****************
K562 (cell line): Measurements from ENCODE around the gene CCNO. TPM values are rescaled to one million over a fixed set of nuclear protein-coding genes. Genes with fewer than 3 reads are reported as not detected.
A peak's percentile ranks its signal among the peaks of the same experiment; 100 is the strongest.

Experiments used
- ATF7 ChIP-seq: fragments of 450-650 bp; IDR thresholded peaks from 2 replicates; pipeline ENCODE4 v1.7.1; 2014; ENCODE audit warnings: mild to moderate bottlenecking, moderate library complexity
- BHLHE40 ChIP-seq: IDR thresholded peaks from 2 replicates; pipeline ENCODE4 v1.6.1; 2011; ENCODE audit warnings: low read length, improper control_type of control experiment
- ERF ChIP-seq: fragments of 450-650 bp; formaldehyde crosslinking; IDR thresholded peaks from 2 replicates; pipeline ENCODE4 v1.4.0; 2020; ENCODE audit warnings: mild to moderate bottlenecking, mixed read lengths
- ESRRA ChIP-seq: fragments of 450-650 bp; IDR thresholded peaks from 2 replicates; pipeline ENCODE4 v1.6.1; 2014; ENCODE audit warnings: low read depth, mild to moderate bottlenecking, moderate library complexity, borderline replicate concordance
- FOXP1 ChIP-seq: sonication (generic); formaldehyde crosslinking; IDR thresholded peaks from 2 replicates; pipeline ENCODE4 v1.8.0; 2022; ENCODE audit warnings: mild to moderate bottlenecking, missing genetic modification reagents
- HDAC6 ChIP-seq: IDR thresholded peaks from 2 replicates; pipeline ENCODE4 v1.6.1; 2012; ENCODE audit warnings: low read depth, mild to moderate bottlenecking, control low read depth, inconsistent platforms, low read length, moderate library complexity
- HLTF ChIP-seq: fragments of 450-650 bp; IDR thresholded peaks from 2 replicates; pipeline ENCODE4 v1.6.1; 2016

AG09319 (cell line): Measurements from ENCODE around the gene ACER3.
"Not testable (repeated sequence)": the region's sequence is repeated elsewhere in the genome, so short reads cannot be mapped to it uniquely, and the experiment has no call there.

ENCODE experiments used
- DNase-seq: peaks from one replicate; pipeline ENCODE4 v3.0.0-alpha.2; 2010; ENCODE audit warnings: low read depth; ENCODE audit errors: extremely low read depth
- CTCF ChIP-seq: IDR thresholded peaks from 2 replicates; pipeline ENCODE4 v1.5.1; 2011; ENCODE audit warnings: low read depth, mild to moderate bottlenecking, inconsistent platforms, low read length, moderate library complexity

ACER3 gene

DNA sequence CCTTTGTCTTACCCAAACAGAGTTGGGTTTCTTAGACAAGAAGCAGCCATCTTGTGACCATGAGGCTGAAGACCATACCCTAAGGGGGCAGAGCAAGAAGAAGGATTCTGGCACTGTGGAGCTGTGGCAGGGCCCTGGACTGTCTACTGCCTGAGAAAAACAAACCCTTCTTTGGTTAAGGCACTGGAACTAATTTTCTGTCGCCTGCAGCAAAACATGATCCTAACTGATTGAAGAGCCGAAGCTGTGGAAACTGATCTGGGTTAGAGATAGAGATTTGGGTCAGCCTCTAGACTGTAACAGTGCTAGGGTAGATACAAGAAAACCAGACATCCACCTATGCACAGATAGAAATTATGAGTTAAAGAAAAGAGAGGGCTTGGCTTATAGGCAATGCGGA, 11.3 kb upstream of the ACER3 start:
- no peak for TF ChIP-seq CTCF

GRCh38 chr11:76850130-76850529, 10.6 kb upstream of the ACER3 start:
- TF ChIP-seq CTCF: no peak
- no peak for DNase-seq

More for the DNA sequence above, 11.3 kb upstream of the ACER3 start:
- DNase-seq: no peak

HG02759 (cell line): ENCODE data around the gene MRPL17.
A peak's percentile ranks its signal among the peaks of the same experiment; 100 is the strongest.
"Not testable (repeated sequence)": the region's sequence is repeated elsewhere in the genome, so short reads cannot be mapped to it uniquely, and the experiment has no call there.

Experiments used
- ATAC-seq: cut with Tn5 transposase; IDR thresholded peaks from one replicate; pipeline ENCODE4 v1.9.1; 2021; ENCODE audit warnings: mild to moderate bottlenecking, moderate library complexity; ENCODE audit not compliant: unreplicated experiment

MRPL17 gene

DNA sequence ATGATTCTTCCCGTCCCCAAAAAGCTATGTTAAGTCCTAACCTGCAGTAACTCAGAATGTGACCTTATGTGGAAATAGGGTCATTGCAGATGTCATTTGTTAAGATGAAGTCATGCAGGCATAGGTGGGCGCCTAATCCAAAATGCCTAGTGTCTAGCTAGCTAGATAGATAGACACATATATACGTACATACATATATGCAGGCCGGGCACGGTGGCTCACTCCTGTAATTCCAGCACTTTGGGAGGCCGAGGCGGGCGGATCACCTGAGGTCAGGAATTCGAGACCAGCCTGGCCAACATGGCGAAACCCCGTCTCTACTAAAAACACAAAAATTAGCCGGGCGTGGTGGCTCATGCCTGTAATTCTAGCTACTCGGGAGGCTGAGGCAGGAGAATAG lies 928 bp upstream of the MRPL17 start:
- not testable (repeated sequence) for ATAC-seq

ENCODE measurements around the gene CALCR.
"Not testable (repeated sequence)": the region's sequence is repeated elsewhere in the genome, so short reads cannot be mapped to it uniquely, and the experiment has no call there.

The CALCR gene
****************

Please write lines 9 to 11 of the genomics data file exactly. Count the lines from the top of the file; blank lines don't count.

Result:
- HDAC6 ChIP-seq: IDR thresholded peaks from 2 replicates; pipeline ENCODE4 v1.6.1; 2012; ENCODE audit warnings: low read depth, mild to moderate bottlenecking, control low read depth, inconsistent platforms, low read length, moderate library complexity
- HLTF ChIP-seq: fragments of 450-650 bp; IDR thresholded peaks from 2 replicates; pipeline ENCODE4 v1.6.1; 2016

AG09319 (cell line): Measurements from ENCODE around the gene ACER3.